Scaling for our connected future

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A self-driving car can generate over 10 GB of data for every mile it travels. How will the next generation of applications morph to handle the sprawling complexity of the Internet of Things?

Think about what the internet will look like 20 years from now. Today, people already use smartphones and dynamic web applications in ways we never imagined even five years ago. Users now spend more than four hours a day on their smartphones alone — to say nothing of desktop and tablet screen time — generating massive amounts of data as they consume media, scroll through social feeds, browse and buy products, and spend time in all the apps and services that make up our digital lives.

The applications of the future, however, have already begun to evolve beyond the smartphone. There’s a long-held perception that when someone talks about the Internet of Things, they’re referring to smart products such as connected refrigerators or Nest thermostats. In actuality, the sprawl of incredibly powerful IoT devices at the edge extends far beyond the smart home controlled through your Amazon Echo. To get a sense of what our connected future will look like, and the next generation of applications we’ll need to evolve to meet that complexity, look no further than self-driving cars.

A self-driving car generates more than 10 GB of data for every mile it travels, as Peter Levine of Andreesen Horowitz explains during a presentation on edge computing. A recent Datafloq report estimates that a single self-driving car will create two petabytes of data per year. You’re going to have processes in that car that are as powerful as a server, with applications executing astounding sophisticated logic. You’re not going to connect your car to the cloud to upload 10 GB a minute.

Instead, we’ll need a new range of operating systems and application servers. These software platforms will have to connect not only back to the central database or cloud application, but to one another. Imagine the everyday occurrence of connected cars avoiding collisions on the road by sending LIDAR data back and forth over peer-to-peer (P2P) channels. If you’re building an application to run in a self-driving car, how do those real-time data streams add complexity to your application over time? What if we were talking about drones instead? The connected device form factor isn’t what matters; it’s the flexible application architectures underneath that will power the IoT revolution at the edge.

It’s the web server and application infrastructure providers that will be tasked with ensuring these applications can scale to meet unprecedented data challenges. For them, Levine says, it’s not the power of an application that will matter the most: it’s the agility.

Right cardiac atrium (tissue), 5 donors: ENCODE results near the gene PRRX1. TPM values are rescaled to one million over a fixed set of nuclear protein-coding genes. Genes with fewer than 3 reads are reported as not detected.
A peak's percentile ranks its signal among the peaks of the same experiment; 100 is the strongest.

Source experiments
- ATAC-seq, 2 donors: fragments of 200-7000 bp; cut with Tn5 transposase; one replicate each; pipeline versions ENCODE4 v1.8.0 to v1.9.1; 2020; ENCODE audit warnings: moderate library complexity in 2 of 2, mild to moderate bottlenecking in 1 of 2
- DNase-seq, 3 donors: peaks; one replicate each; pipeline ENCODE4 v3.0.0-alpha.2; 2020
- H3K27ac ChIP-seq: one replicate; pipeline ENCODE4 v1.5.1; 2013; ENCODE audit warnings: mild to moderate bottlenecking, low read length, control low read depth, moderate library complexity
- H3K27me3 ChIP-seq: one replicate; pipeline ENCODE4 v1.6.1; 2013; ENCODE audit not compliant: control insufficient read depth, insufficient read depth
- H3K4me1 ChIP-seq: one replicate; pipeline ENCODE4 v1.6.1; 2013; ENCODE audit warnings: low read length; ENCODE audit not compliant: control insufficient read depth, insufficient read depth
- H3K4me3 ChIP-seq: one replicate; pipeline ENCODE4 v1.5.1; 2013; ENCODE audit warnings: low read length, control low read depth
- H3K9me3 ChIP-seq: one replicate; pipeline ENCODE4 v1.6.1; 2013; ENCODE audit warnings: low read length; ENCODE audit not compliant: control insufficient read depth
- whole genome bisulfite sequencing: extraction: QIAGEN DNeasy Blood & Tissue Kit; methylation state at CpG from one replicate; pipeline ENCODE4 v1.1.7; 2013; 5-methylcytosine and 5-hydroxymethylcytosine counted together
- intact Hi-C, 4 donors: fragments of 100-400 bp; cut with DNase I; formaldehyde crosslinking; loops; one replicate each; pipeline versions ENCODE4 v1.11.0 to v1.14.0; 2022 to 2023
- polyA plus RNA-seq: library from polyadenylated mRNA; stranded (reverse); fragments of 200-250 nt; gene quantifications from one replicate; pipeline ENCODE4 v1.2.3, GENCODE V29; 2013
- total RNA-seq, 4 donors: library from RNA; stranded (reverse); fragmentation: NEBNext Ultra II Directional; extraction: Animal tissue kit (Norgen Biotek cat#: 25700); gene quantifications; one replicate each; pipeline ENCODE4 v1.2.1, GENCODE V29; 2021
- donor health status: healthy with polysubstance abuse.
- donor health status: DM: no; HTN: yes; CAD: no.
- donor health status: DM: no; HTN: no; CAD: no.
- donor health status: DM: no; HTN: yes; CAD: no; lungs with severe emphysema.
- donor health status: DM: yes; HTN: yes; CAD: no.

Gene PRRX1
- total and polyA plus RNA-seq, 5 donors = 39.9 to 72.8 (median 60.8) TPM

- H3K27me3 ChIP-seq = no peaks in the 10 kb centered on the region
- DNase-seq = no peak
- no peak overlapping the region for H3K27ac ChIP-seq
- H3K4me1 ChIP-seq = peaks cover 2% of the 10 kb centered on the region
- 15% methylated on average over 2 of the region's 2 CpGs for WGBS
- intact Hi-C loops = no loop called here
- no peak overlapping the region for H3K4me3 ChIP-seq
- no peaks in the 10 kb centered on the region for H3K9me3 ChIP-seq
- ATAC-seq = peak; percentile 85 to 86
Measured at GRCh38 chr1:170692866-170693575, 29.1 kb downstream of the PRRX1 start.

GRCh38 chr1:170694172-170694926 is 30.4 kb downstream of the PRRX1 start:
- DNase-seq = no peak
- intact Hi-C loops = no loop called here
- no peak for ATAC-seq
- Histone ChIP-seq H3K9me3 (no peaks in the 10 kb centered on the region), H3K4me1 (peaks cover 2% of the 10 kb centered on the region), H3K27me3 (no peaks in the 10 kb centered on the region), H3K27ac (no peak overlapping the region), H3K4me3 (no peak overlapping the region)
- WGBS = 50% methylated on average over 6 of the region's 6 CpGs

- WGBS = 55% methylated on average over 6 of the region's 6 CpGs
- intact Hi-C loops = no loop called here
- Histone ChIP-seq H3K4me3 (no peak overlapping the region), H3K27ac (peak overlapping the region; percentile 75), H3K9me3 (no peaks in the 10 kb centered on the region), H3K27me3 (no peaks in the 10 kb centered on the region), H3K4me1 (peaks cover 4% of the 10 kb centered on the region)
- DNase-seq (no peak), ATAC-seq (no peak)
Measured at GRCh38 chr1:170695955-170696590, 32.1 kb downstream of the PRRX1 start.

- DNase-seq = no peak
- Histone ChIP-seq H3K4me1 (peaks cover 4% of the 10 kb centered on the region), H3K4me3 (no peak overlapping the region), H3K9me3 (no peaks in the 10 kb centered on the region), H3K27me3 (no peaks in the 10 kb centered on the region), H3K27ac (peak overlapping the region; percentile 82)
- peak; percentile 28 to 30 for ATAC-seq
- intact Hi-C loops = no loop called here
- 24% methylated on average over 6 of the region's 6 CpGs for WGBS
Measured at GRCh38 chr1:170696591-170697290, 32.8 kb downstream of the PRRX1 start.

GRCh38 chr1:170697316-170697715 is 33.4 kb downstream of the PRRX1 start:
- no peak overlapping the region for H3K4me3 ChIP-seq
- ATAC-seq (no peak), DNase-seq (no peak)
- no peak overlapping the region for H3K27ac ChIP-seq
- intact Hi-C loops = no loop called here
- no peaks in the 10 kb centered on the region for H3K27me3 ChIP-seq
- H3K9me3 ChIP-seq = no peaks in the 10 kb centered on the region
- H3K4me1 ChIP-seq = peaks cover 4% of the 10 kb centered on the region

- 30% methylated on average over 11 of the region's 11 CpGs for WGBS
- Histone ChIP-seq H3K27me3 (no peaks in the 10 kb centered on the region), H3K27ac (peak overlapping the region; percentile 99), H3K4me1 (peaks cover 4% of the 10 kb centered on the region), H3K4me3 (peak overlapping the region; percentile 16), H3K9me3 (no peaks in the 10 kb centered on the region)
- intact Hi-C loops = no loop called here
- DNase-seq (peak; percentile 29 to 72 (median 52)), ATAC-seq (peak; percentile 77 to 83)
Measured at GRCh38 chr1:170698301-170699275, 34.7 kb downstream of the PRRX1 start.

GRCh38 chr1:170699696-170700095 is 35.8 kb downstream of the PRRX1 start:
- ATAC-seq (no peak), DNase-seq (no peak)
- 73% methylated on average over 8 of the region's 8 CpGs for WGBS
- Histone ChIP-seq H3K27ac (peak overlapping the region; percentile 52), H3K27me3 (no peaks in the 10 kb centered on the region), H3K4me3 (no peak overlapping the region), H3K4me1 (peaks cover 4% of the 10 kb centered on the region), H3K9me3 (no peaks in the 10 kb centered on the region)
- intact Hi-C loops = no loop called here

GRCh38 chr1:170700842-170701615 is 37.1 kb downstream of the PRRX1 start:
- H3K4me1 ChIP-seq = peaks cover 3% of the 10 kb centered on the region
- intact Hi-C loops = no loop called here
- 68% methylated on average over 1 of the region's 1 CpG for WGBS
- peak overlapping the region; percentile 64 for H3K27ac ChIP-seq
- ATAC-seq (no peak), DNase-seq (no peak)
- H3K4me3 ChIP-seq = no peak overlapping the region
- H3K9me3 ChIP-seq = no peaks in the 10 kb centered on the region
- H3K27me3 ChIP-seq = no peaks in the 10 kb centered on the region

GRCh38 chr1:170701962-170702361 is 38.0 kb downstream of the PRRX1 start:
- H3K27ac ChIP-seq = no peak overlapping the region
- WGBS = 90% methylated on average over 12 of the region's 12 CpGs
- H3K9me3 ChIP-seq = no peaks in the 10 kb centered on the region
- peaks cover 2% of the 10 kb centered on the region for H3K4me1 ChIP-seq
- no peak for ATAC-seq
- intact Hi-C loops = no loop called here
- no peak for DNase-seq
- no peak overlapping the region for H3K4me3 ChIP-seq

The real-time intelligent data processing needs of the IoT requires a change in how we conceptualise applications. The apps of the future need the automated logic and intelligent code to adapt in an instant to meet the data, load balancing, and traffic demands of smart devices and experiences that don’t even exist yet. In essence, the internet of the future will be made up of applications that are almost alive.

Breaking down the architecture

Look beneath the surface of any web experience, and you’ll find a mountain of data. Think about the amount of data available for analysis in a web server, a load balancer, or your application. Beyond the traffic flowing in and out, you can drill down into a treasure trove of user and device data, browsing habits and behaviours, and extrapolate that information to uncover any number of larger business or technological trends. The question is, what are you doing with all the data you collect?

Data is useless if it doesn’t somehow give you intelligence. From that intelligence, you can take action. We need to transition from a mindset focused on gathering data to one geared toward generating insights, aggregating that data into rich analytics, and channelling that intelligence back into automated processes. Infused with artificial intelligence and machine learning, this automation can not only justify your investment in IoT devices and the sensor data you collect but help your application architecture adapt dynamically like a living organism would.

To understand what makes up the architecture of a living application, first let’s examine how we got here.

Going back 10 years, to when service-oriented architecture (SOA) was the design of choice, we were all using middleware and writing applications in Java, using tools like IBM WebSphere and Oracle WebLogic. Hardware-based delivery controls were used to accelerate those applications and scale them for the web, and virtual machines were the exciting innovations that could help us better utilise our compute resources. These were good times. We knew what we were doing.